pany’s waste is another’s resource:
New Industrial Symbiosis grants support collaborative projects advancing the circular economy
OLYMPIA, WA -- The Washington State Department of Commerce today announced $850,000 in grants to four projects in support of new and exciting efforts to find beneficial uses for industrial waste. In this first year of the Industrial Symbiosis Program, funded projects range from research and development to on-the-ground implementation. Competitive grants announced today are:
Inland Empire Paper Company (Spokane) is awarded $250,000 to expand the use of their waste fly ash for the benefit of soil health. Fly ash will be transformed into a usable form that can be efficiently delivered to agricultural soils using conventional farm equipment. Fly ash neutralizes acidic soils and supplies essential minerals providing a significant benefit to crop yields.
Qualterra (formerly NuPhY) (Spangle) is awarded $245,416 to produce biochar from agricultural and forest waste biomass while creating renewable energy. The project will also provide mixtures of biochar and fly ash as soil amendments for Washington farmers to maintain soil health and increase crop productivity.
Myno Carbon, based in Bainbridge Island, is awarded $250,000 to develop a carbon removal facility in Eastern Washington that will create biochar and carbon-negative electricity. In addition, waste CO2 will be captured with crushed basalt to create a liming agent beneficial to soil health.
Impact Bioenergy (Vashon Island) is awarded $104,584 to deliver renewable natural gas (RNG) to a local food manufacturing plant and capture waste heat from the facility to manufacture certified organic dry fertilizer.
Washington state is building a stronger circular economy – one that is sustainable, integrated, climate-friendly and profitable – by decoupling growth from the consumption of finite resources. Industrial symbiosis is one tool from a set of forward-looking ideas and applications demonstrating that growth does not have to equal waste. Innovation is happening around the world to advance this idea and the state of Washington is developing opportunities to accelerate it.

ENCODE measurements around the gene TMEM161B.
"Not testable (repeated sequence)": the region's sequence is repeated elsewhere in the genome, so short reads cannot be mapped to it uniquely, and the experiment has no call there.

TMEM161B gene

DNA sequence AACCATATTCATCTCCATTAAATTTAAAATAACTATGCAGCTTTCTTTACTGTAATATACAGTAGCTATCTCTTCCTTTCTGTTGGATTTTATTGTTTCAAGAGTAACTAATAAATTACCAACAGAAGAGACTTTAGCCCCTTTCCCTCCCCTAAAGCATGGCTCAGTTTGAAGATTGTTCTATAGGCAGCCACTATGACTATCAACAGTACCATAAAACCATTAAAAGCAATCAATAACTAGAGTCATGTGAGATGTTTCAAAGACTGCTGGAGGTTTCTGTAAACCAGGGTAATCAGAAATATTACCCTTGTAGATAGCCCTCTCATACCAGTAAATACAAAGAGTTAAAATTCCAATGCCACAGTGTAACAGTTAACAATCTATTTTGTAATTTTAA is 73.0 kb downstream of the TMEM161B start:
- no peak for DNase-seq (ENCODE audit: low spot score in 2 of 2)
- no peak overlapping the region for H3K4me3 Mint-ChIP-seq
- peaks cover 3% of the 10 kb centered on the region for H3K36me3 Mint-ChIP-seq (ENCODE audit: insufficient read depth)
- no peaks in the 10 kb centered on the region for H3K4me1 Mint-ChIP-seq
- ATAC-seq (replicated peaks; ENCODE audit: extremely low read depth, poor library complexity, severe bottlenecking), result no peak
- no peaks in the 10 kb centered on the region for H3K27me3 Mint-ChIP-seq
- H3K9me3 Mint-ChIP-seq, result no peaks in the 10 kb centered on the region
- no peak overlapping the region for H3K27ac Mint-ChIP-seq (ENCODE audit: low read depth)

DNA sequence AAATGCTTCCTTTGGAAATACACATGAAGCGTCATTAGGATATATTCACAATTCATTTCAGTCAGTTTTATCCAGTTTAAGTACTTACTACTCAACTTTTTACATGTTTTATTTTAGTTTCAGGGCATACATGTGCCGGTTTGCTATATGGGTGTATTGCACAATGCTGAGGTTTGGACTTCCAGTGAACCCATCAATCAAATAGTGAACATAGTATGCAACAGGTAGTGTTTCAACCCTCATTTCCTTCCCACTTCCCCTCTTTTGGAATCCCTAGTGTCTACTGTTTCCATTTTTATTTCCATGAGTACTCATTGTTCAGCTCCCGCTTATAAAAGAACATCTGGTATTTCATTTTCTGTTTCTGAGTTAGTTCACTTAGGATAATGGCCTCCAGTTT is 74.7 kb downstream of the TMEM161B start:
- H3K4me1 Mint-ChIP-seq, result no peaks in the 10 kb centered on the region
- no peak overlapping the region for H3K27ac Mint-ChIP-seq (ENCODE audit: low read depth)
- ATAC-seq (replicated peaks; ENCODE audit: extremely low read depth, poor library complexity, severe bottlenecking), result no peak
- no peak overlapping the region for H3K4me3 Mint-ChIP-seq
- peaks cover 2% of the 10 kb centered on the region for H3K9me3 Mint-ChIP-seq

“We are excited to start this new program in Washington state, said Chris Green, Commerce Assistant Director, Office of Economic Development and Competitiveness. “These opportunities exist all over our state and demonstrate a spirit of innovation and collaboration, particularly with respect to clean technology that supports our farmers.”
Industrial symbiosis includes waste, by-products, residues, energy and water. The state program seeks to go beyond waste reduction by turning waste into a valued resource which benefits the producer, and stimulates new business opportunities and profitability that support the circular economy.
This new program looks across the state to expand existing industrial symbiosis efforts, assist others that are on their way, and support those still on the drawing board.
“This new program hits the mark for industries that see the potential to beneficially reuse their waste streams,” said Doug Krapas, Environmental Manager for grant recipient Inland Empire Paper. “With this support, IEP will continue our innovative effort to turn waste fly ash into an important soil amendment for our regional farmers.”
While there are different strategies to help businesses find new uses for their waste, the goal is the same – to achieve mutual benefit for those creating the waste and those receiving it. More information is available on Commerce’s website.